Re: [Discuss-sudbury-model] Extreme examples of traditional schools

From: Scott David Gray <>
Date: Thu Oct 6 15:18:01 2005

I've heard this argument; that military school is more
humane than 'humanistic' schools where there is a 'fun,
positive' atmosphere.

The argument goes, that at *least* in a military school they
are telling you *straight* what is expected of you, and they
are only touching your body -- not your soul or sense of

Having never been in a military school, I don't feel
comfortable agreeing or disagreeing with this statement.
But I do want to agree with Woty's sentiments -- one of the
most painful aspects of my "humanistic" schooling was the
feeling that there was something wrong with *me* because I
didn't find the "humanistic" approach fun, positive, or
consensual (heck, think about the word 'consent' -- I want
to be active in my life, not to passively consent).

On Thu, 6 Oct 2005, Woty wrote:

> Conventional schools make no bones about compelling children to do
> things. Humanistic schools compel children to pretend, and often to
> believe, that they are actually consenting, and are actually
> respected, and that the people in charge actually know and care
> what's best for the captive children. The children are lead to expect
> just treatment, and are then betrayed and badly mislead about justice
> and freedom.
> In other words -- in conventional schools, children are allowed to
> hate what they are compelled to do and no one insists to them that
> they are actually experiencing a fun, positive atmosphere. And people
> are far less likely to get offended and angry when a child doesn't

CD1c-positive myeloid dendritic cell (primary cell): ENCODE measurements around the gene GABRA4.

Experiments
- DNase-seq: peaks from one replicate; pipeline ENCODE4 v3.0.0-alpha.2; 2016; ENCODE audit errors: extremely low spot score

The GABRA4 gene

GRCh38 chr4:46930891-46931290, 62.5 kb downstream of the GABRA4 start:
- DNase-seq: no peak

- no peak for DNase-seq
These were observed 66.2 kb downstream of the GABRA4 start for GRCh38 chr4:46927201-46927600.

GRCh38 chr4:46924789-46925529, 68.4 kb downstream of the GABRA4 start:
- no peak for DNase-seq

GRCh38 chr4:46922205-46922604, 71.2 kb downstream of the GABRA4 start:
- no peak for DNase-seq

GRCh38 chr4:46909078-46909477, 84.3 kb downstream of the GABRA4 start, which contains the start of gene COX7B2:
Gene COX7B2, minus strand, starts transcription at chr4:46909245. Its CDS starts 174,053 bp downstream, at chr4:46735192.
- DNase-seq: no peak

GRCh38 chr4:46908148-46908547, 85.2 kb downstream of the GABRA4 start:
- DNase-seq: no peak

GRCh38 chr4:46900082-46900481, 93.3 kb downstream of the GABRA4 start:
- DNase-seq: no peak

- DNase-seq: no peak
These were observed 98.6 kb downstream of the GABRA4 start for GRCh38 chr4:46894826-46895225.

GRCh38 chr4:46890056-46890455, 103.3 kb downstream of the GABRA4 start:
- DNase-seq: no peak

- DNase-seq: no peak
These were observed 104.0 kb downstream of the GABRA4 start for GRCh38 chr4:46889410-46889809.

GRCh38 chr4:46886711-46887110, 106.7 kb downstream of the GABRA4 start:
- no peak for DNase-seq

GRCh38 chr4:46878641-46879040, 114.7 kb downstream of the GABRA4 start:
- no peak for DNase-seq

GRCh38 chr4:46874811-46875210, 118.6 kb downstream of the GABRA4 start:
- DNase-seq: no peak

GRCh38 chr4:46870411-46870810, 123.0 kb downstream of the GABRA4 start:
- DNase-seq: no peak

> want to do a carefully planned fun project about trees or participate
> in a fun group baking project.
> ~Woty
> On Oct 6, 2005, at 9:31, Mark MacFadyen wrote:
> > I've been reading some of the archives and noticed the examples of
> > traditional schooling are really extreme. Some of these schools
> > sound like they're right out of the dark ages. I teach in a privite
> > traditional school; however, we are very humanistic in our
> > approach, and I do a lot of project based learning. Kids go to the
> > bathroom whenever they like, and there is a fun, positive
> > atmosphere about the school. We help each other, learn together
> > cooperatively. Still, report cards, evaluating children, and many
> > other aspects of my traditional school are absolutely wrong. I know
> > my school crushes creativity, it is the worst possible model for
> > the education of children. But I want to make the point that, well,
> > traditional school doesn't have to = hell.
> >
> > Mark

--Scott David Gray
reply to:
A long habit of not thinking a thing wrong gives it a
superficial appearance of being right.
-- Thomas Paine
Received on Thu Oct 06 2005 - 15:16:29 EDT

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